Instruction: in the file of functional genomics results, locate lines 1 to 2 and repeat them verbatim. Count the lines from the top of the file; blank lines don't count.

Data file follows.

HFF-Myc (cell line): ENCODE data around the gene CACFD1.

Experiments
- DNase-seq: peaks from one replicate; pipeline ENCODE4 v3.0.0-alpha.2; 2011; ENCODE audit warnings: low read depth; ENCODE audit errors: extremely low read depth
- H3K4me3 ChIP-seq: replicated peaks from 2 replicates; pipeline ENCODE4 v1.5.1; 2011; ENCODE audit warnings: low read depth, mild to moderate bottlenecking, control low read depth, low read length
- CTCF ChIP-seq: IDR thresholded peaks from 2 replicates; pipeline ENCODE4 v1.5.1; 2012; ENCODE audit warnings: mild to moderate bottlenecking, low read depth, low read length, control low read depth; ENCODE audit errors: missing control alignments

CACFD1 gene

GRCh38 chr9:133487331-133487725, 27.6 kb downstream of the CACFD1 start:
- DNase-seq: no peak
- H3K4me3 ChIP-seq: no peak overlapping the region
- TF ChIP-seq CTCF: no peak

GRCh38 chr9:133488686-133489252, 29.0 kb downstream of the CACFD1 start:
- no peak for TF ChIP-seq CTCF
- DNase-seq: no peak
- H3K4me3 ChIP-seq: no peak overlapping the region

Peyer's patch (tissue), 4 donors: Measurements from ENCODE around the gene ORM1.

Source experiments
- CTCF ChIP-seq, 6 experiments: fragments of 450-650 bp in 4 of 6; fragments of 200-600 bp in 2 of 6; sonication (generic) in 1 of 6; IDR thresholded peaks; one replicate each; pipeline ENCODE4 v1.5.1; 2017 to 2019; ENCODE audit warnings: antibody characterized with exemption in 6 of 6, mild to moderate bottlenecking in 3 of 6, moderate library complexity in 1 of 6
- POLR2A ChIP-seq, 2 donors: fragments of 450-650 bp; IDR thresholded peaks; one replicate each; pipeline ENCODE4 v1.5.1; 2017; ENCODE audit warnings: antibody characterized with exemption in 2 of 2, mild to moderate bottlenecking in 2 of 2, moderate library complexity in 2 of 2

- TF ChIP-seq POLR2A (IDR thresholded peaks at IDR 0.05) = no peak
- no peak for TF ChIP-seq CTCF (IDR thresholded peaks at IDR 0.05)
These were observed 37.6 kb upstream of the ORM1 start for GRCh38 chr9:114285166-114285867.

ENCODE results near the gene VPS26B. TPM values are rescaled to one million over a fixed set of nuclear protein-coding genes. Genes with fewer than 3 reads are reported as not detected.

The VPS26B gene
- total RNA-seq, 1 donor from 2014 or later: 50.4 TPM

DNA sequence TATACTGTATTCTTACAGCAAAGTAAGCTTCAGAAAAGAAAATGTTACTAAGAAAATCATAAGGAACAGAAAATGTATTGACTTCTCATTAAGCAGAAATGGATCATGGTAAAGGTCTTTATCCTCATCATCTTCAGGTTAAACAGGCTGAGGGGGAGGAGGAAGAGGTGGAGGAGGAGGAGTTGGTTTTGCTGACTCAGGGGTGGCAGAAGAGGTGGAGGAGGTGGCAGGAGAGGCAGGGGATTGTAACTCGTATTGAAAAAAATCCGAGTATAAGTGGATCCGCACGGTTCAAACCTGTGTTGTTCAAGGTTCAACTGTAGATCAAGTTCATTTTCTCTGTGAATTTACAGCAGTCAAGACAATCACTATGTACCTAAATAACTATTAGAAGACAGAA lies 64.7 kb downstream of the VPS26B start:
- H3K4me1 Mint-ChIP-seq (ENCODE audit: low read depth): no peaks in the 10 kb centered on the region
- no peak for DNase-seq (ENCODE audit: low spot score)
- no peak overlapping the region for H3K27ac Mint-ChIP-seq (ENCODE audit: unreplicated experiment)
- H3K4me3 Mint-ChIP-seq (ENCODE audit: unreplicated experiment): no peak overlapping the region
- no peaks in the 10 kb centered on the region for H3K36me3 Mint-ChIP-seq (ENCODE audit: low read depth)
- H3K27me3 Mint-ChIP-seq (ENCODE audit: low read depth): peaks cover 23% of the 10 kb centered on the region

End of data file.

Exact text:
HFF-Myc (cell line): ENCODE data around the gene CACFD1.

Experiments